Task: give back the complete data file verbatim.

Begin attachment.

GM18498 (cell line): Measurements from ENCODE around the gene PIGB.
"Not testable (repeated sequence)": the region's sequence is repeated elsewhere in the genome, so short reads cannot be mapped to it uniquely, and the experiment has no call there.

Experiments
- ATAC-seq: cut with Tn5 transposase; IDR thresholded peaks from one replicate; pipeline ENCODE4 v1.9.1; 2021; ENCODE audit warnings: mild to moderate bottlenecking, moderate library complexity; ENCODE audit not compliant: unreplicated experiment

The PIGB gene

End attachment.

GM18498 (cell line): Measurements from ENCODE around the gene PIGB.
"Not testable (repeated sequence)": the region's sequence is repeated elsewhere in the genome, so short reads cannot be mapped to it uniquely, and the experiment has no call there.

Experiments
- ATAC-seq: cut with Tn5 transposase; IDR thresholded peaks from one replicate; pipeline ENCODE4 v1.9.1; 2021; ENCODE audit warnings: mild to moderate bottlenecking, moderate library complexity; ENCODE audit not compliant: unreplicated experiment

The PIGB gene